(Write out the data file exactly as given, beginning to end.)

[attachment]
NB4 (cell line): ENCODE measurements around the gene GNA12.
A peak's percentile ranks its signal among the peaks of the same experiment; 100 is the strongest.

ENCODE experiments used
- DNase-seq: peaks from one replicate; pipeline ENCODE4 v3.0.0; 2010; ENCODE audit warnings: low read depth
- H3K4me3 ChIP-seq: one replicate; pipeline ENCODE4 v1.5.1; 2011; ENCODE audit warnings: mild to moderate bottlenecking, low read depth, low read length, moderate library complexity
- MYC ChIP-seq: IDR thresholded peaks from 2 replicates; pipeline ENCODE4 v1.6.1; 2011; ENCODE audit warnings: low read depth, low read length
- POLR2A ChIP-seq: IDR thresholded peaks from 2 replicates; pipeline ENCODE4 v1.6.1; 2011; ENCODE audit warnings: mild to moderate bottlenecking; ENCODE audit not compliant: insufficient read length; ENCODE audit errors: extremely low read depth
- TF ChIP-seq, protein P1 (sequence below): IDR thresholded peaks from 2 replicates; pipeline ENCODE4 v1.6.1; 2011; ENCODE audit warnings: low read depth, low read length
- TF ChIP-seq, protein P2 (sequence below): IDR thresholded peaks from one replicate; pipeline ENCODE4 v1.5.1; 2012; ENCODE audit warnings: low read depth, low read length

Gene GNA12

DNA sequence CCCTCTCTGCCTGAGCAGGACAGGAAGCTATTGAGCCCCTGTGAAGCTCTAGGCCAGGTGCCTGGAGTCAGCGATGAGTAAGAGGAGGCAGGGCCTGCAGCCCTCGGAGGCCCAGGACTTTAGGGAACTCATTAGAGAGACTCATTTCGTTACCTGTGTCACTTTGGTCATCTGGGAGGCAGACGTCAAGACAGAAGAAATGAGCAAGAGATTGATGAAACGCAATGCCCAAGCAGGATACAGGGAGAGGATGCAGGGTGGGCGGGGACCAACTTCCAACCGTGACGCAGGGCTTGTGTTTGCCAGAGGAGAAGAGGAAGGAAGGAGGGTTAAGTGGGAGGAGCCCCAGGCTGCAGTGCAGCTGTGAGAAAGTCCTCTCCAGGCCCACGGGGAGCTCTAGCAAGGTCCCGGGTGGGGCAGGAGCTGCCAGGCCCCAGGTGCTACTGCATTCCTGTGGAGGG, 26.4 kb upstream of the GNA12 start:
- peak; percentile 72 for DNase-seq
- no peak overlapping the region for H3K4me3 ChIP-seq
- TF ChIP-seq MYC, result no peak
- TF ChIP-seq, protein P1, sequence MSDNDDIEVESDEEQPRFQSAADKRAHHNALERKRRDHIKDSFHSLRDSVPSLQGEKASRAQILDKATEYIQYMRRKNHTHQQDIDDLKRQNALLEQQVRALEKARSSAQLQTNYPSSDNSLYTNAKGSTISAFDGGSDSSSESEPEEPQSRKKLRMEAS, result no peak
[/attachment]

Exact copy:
NB4 (cell line): ENCODE measurements around the gene GNA12.
A peak's percentile ranks its signal among the peaks of the same experiment; 100 is the strongest.

ENCODE experiments used
- DNase-seq: peaks from one replicate; pipeline ENCODE4 v3.0.0; 2010; ENCODE audit warnings: low read depth
- H3K4me3 ChIP-seq: one replicate; pipeline ENCODE4 v1.5.1; 2011; ENCODE audit warnings: mild to moderate bottlenecking, low read depth, low read length, moderate library complexity
- MYC ChIP-seq: IDR thresholded peaks from 2 replicates; pipeline ENCODE4 v1.6.1; 2011; ENCODE audit warnings: low read depth, low read length
- POLR2A ChIP-seq: IDR thresholded peaks from 2 replicates; pipeline ENCODE4 v1.6.1; 2011; ENCODE audit warnings: mild to moderate bottlenecking; ENCODE audit not compliant: insufficient read length; ENCODE audit errors: extremely low read depth
- TF ChIP-seq, protein P1 (sequence below): IDR thresholded peaks from 2 replicates; pipeline ENCODE4 v1.6.1; 2011; ENCODE audit warnings: low read depth, low read length
- TF ChIP-seq, protein P2 (sequence below): IDR thresholded peaks from one replicate; pipeline ENCODE4 v1.5.1; 2012; ENCODE audit warnings: low read depth, low read length

Gene GNA12

DNA sequence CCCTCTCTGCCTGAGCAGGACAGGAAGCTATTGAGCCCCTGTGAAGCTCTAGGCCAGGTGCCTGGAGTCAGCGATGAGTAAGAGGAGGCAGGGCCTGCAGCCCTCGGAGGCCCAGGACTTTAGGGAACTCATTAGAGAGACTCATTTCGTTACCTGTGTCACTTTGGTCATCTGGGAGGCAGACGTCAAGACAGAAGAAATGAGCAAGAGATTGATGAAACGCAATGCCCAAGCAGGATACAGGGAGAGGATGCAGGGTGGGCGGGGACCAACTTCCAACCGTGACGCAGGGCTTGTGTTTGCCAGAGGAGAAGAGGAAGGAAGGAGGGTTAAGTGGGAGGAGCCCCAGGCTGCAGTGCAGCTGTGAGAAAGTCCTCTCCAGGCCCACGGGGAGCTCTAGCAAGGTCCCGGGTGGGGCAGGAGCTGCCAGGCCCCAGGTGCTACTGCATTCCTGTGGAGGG, 26.4 kb upstream of the GNA12 start:
- peak; percentile 72 for DNase-seq
- no peak overlapping the region for H3K4me3 ChIP-seq
- TF ChIP-seq MYC, result no peak
- TF ChIP-seq, protein P1, sequence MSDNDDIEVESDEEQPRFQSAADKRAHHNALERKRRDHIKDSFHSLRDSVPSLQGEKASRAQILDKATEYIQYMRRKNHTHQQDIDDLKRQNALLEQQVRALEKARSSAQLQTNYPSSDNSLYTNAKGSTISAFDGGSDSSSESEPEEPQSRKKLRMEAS, result no peak